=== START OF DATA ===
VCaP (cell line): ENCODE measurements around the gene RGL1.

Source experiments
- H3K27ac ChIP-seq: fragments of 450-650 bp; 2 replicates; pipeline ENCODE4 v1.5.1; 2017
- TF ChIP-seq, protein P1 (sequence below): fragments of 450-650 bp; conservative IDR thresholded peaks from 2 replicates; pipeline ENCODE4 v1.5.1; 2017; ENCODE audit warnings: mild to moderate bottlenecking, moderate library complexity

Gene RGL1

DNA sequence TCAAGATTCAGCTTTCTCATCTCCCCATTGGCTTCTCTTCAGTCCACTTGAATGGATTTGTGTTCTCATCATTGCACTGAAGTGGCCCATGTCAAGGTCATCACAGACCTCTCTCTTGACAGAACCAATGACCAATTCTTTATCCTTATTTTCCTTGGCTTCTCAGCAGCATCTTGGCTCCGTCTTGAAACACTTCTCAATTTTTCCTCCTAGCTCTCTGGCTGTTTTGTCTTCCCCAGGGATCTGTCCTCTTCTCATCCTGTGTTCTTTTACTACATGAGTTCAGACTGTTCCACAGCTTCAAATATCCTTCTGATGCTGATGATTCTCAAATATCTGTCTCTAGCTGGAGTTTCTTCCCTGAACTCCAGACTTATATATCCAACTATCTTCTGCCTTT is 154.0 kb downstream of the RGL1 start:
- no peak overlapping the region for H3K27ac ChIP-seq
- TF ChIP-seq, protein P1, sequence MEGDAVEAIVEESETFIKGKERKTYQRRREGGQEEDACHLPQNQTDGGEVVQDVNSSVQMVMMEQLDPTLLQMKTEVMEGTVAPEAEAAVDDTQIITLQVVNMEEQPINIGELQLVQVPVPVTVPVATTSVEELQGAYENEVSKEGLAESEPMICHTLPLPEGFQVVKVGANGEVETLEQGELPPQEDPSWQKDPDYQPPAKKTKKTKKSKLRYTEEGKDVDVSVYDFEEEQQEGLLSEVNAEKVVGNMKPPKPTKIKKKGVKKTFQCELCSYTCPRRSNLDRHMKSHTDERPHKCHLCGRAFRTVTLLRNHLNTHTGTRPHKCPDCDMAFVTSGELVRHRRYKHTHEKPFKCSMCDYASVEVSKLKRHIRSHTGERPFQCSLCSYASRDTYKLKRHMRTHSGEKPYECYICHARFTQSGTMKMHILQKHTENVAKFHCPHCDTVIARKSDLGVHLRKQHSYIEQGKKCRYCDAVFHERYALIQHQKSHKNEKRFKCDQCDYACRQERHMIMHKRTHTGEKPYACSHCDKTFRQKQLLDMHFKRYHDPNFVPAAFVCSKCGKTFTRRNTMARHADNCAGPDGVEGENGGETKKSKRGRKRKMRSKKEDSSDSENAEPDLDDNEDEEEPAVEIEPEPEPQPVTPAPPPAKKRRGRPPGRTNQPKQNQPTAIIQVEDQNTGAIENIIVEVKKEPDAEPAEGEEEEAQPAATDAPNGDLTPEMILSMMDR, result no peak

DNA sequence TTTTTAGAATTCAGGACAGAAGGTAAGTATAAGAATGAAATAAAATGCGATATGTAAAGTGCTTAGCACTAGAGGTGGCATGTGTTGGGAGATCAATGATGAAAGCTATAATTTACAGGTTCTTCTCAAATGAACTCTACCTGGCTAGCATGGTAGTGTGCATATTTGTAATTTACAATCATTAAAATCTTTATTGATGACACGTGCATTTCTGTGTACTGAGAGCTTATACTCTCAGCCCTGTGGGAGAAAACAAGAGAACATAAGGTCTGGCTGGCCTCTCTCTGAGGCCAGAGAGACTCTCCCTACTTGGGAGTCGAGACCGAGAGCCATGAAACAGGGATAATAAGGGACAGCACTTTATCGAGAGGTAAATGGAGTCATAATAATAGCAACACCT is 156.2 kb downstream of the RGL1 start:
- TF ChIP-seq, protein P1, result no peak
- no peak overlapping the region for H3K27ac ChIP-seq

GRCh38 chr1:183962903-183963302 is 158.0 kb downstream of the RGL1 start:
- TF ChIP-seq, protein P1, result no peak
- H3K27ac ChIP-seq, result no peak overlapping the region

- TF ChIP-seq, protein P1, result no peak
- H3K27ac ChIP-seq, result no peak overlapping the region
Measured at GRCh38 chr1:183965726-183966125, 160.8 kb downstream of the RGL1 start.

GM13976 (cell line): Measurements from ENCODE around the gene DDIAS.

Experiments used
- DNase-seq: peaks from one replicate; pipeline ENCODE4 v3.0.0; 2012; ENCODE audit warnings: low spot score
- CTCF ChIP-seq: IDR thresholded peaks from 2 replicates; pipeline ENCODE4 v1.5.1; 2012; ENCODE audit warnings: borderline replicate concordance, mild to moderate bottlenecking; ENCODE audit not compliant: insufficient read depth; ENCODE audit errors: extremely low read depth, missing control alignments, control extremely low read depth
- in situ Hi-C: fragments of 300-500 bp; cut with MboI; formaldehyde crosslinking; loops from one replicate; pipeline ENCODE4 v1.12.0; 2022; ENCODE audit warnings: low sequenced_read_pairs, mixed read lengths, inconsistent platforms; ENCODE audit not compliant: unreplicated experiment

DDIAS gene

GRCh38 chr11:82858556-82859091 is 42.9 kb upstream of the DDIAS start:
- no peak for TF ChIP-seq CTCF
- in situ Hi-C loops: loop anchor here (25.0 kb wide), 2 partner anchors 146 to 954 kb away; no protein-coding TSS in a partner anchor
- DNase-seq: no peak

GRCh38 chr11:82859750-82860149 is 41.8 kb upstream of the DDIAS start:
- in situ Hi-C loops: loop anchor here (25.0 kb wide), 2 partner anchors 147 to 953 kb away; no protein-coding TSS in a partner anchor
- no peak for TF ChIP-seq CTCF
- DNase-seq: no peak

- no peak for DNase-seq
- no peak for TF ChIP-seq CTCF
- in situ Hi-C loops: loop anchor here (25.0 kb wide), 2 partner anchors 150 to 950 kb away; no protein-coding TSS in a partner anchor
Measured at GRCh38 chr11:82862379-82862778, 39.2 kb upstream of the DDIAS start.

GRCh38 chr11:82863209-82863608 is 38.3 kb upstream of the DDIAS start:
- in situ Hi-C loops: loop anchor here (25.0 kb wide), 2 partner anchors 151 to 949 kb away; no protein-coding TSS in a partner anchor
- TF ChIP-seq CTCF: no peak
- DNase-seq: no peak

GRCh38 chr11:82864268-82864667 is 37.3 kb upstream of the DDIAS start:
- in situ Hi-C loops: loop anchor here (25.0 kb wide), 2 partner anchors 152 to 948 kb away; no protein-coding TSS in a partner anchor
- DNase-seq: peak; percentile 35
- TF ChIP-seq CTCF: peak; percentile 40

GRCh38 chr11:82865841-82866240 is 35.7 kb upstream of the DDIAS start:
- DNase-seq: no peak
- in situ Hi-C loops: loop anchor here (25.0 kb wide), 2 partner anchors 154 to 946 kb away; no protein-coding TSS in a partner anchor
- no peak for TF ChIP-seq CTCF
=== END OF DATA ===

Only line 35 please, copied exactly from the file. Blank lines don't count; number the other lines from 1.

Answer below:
Measured at GRCh38 chr11:82862379-82862778, 39.2 kb upstream of the DDIAS start.